In Latin American history there have been a few major writers who were also presidents or vice-presidents of their countries: Sarmiento in late nineteenth-century Argentina, Rómulo Gallegos in Venezuela (for less than a year in 1948), Sergio Ramírez in the Nicaragua of the 1980s. Vargas Llosa came very close in 1990 to joining that dubious honor roll but lost in the second round to Alberto Fujimori, an unknown agronomist of Japanese descent, who years later faxed his presidential resignation from Tokyo and is now serving a 25-year sentence in a Peruvian prison for “crimes against humanity.” Vargas Llosa’s political ideas have evolved considerably since the 1960s when he was a Castro supporter. Yesterday, at a news conference in New York, he excoriated the Castro regime in Cuba and Chávez’s autocratic regime in Venezuela. Since the 1980s Vargas Llosa has advocated the defense of individual freedoms and an open society, but he has also been criticized for suggesting that the Indians of the Peruvian highlands should accept the benefits of modernity even at the cost of their Indian identity.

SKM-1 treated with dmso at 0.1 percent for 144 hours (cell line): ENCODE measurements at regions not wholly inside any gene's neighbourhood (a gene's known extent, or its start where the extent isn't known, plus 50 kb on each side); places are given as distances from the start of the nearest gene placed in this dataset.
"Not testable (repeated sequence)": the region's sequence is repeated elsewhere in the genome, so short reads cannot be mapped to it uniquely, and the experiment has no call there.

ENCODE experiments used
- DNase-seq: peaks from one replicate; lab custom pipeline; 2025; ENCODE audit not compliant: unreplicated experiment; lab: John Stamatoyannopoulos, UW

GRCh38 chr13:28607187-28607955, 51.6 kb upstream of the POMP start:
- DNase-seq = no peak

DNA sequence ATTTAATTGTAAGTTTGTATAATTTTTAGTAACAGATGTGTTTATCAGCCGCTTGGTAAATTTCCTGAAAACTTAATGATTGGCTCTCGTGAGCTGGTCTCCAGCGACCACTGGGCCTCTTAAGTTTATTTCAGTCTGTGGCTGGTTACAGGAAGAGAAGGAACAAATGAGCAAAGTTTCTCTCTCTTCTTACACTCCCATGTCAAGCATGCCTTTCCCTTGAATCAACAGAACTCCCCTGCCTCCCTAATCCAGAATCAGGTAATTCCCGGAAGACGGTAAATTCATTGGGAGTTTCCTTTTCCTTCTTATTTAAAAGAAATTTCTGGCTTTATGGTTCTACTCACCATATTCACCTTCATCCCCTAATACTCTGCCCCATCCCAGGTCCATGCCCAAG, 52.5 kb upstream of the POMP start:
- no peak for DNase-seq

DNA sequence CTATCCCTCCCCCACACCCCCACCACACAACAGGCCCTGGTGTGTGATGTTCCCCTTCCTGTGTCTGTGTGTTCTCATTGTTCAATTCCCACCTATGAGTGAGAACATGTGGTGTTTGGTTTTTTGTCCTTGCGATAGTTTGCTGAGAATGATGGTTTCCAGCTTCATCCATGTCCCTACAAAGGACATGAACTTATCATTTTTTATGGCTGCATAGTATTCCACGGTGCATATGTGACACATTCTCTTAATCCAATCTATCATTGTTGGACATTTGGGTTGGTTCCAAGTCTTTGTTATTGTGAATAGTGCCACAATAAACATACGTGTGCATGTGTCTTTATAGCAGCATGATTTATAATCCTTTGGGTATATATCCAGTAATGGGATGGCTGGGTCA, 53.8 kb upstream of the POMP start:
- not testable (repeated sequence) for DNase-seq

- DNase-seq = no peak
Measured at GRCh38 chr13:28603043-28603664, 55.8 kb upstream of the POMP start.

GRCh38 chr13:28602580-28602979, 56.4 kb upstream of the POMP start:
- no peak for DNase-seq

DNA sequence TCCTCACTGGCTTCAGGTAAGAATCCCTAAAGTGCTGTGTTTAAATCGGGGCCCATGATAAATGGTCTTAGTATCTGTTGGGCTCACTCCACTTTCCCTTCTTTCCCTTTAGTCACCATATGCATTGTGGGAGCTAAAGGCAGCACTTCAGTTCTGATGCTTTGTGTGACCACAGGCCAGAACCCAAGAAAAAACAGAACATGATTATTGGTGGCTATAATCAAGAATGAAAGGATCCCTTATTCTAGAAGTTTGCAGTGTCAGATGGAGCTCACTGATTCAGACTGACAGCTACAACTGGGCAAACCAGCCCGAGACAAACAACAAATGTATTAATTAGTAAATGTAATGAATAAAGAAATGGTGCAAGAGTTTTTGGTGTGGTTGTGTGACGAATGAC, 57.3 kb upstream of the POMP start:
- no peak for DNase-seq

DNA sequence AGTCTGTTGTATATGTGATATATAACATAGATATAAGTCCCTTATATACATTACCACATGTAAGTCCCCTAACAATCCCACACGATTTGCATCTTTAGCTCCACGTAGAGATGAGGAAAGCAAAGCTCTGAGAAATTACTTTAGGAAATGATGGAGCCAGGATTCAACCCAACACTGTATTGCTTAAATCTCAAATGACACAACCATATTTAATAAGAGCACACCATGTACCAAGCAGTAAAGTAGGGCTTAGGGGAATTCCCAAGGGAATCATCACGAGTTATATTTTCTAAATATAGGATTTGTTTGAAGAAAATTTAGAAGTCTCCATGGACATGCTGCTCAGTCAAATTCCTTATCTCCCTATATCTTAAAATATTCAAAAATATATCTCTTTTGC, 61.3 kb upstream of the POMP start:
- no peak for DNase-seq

After his first three novels Vargas Llosa was deemed a serious if not a somber writer but he proved his detractors wrong with his two comic masterpieces of the 1970s: Captain Pantoja and the Special Service and Aunt Julia and the Scriptwriter, both made into films (as were La ciudad y los perros and The Feast of the Goat). Watch at your own risk. Vargas Llosa also experimented with the erotic genre in In Praise of the Stepmother and The Notebooks of Don Rigoberto, and has written two extraordinary “indigenist” novels: The Storyteller and Death in the Andes, the second of which did not go down well with his indigenist critics. (He also riled nationalist critics when he accepted Spanish nationality in 1993, though he never stopped being Peruvian and living, during the southern hemisphere’s summer months, in Barranco, a seaside district of Lima.) Vargas Llosa’s latest published novel –The Bad Girl—was a runaway success in various languages. His readers eagerly await the publication this November of his new novel, El sueño del celta, based to a large extent on the historical figure of Sir Roger Casement, the British consul who denounced human rights abuses in the Belgian Congo and in the Peruvian Amazon in the early years of the twentieth century.